Inevitably, all pyramids will collapse which means that all the people who invested last lose their money. So beware! Be careful if you are contacted (by phone or e-mail) to ask you to invest in a business and advise you to recruit people to have them invest as well.

  • Since criminal activities conducted via the Internet are in fact traditional crimes that are committed through the use of an electronic communication device, municipal police departments are responsible for investigating such cases. You should therefore file a complaint with your local police service if you are approached by what looks like a pyramidal organization.

Long Distance Phone Bill

Some people have received large long distance telephone bills to exotic locations which they don't recall making. Upon receiving the bill, these people realize that they were surfing the Internet at the time of these telephone calls. They don't understand how their computer could have made a long distance phone call when it was connected to their local Internet Service Provider. This issue, which occurs strictly with entertainment Web sites (mostly adult entertainment sites, but also sites involving gambling, psychic services and travel deals), is becoming more and more problematic due in large part to the fact that one does not realize what is happening until it is too late.

Some entertainment Web sites include a link that you have to click on if you wish to continue viewing the site. By clicking the link, your computer downloads a program that alters your Internet dial-up properties so that instead of calling your local ISP (Internet Service Provider), you connect to an ISP located far away (like Africa for example), thus incurring expensive long distance charges. Since you reconnect to an ISP in Africa, you continue surfing the Net as you normally would. Usually, the victim has to accept a disclaimer or licence agreement before the program is installed. The disclaimer can be a part of the downloaded program or part of the Web site you were visiting. Most people, however, don't bother reading the fine print and agree to pay the costs without realizing the ramifications of their actions.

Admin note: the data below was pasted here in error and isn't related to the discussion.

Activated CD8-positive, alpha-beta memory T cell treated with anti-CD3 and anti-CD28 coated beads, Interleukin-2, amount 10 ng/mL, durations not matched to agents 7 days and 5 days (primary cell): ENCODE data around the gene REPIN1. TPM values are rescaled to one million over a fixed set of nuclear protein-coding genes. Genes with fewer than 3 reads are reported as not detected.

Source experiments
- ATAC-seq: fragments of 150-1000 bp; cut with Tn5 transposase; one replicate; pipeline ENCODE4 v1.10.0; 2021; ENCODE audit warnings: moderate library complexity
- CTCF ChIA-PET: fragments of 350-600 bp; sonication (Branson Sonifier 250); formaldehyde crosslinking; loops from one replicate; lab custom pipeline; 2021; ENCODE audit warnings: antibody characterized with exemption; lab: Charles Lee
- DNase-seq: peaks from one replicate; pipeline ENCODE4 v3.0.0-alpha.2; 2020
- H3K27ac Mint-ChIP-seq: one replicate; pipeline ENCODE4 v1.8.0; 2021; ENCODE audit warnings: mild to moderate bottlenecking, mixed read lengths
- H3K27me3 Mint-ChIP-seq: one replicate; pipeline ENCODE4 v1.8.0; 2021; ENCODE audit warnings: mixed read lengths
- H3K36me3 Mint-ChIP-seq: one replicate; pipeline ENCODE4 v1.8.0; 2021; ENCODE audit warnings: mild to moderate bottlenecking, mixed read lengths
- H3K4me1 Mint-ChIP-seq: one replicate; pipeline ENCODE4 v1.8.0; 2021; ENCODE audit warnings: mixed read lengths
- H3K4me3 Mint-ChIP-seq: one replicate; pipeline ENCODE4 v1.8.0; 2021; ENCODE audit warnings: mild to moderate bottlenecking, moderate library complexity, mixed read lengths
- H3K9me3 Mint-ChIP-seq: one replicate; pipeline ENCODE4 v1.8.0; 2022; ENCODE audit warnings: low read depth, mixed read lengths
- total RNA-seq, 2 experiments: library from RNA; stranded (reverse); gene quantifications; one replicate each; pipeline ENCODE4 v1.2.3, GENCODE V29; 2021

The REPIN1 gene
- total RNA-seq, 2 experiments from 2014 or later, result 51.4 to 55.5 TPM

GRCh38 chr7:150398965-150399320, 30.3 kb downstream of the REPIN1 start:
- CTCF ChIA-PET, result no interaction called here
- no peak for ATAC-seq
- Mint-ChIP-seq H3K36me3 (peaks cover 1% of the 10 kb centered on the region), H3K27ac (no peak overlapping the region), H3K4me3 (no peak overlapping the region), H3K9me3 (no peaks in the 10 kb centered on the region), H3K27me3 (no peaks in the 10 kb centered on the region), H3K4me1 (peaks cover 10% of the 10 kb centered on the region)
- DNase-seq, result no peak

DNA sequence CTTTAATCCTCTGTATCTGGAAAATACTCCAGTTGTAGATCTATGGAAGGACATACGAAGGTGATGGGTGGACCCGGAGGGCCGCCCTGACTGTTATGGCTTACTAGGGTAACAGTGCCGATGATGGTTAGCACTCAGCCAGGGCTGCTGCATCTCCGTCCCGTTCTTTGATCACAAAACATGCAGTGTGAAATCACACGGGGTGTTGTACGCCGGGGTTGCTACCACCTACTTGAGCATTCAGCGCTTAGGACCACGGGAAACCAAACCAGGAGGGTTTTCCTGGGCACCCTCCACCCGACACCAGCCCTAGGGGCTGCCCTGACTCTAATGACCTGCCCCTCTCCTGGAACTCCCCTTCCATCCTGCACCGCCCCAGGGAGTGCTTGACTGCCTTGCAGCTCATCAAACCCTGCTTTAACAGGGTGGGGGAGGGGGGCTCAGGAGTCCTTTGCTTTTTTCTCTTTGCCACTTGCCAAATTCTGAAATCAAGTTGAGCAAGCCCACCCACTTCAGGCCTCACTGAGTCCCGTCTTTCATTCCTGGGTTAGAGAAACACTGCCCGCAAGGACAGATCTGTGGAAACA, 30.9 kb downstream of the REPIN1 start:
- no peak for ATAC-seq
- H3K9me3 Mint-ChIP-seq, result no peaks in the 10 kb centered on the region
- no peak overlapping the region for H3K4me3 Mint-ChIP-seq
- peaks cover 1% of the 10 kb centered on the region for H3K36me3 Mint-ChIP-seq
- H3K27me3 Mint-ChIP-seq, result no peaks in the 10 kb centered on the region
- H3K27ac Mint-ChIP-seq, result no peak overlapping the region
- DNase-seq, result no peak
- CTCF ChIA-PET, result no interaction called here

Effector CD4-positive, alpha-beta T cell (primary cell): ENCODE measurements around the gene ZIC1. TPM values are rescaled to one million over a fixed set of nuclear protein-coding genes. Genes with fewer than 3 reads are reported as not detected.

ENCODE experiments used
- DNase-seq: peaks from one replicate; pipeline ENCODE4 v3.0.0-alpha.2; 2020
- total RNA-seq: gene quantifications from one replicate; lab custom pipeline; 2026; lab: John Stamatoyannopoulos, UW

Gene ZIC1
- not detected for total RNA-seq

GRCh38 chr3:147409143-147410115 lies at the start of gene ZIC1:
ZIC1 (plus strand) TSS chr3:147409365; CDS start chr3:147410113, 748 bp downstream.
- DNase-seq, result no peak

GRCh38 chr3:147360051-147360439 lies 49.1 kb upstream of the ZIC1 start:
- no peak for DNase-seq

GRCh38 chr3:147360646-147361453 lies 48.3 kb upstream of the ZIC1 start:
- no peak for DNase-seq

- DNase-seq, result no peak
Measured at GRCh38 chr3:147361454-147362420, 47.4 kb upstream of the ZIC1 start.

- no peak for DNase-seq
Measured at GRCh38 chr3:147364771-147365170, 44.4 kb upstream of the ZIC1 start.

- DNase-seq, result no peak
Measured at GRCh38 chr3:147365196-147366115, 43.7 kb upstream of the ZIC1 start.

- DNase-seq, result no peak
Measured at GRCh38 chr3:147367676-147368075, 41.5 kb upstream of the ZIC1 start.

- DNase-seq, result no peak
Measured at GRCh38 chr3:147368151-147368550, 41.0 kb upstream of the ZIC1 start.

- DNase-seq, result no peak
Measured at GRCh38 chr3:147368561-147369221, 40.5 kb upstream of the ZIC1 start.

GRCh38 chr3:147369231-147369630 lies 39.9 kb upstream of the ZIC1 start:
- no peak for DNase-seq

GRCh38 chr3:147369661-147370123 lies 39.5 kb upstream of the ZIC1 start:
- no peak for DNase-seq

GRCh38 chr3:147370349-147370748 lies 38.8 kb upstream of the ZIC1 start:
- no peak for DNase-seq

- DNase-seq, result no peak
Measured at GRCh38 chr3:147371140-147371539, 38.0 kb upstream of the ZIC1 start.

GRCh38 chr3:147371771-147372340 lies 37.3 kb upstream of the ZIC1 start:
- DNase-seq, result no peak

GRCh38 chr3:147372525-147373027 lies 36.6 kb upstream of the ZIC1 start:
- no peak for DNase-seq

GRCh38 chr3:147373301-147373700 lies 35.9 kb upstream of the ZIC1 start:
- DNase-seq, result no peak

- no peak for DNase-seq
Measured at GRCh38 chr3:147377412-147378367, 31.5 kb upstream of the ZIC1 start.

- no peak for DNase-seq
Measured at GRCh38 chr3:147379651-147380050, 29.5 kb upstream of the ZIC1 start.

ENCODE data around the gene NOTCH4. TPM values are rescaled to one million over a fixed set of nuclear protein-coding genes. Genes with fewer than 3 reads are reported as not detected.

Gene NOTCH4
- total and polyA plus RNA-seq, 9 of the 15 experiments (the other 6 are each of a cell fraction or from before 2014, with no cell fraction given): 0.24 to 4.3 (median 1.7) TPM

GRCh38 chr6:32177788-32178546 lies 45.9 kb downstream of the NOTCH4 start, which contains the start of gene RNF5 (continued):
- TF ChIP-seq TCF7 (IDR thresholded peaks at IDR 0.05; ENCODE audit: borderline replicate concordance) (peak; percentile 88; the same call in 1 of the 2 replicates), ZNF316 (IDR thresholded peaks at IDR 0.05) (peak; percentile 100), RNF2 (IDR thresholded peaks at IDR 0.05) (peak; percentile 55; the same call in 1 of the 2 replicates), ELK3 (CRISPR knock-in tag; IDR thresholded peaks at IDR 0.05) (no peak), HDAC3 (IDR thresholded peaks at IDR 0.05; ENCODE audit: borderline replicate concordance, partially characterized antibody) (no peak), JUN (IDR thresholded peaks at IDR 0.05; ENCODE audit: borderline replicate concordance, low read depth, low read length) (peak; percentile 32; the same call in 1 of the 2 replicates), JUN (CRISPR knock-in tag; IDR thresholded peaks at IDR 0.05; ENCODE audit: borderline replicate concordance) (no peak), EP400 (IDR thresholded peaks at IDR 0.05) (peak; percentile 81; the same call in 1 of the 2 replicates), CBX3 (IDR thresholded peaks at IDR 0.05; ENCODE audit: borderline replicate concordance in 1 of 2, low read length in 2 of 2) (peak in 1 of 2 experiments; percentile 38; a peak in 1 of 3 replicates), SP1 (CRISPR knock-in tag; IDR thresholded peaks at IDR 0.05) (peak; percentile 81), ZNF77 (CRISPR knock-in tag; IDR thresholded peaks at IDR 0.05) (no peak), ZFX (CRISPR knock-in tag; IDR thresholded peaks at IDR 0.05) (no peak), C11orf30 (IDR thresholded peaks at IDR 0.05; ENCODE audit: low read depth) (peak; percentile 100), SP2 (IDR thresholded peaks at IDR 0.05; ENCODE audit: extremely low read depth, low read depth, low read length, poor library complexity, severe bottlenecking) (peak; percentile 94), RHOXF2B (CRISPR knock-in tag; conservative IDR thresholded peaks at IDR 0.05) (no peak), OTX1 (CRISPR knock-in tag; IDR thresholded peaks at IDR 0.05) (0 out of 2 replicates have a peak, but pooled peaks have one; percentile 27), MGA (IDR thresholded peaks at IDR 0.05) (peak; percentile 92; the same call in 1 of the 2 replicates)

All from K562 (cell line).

Who profits from this dubious activity? The answer is not a simple one. This is how it works: the owner of an entertainment Web site sets up an ISP in Africa. He then makes a deal with a local African telephone company to receive a percentage of the profits for connecting the calls to their ISP telephone number. Upon receipt of the telephone bill, the victim is obliged to pay the local telephone provider the total amount because the victim accepted the disclaimer agreement, whether knowingly or not.

This problem mainly affects Internet users with dial-up connections. However, users with high-speed connections can be vulnerable as well. There have been cases where suspicious web sites have asked people to dial a long distance phone number to obtain a password which will allow them to continue viewing the site. They ask the victim to not hang up the phone until they are done viewing the site or else the Internet connection will be cut. Beware that as long as your phone is connected to this long distance number, you will incur long distance charges on your phone bill. Calls to some countries can cost several dollars per minute regardless of your long distance phone plan.

For more information on this type of fraud, please visit the Web site of the Union des consommateurs (French only).


  • Do not download and execute programs from anywhere and anyone you do not trust.
  • Read all disclaimers and user agreements carefully.
  • Install an anti-virus software and update it regularly.
  • Install a firewall software and update it regularly.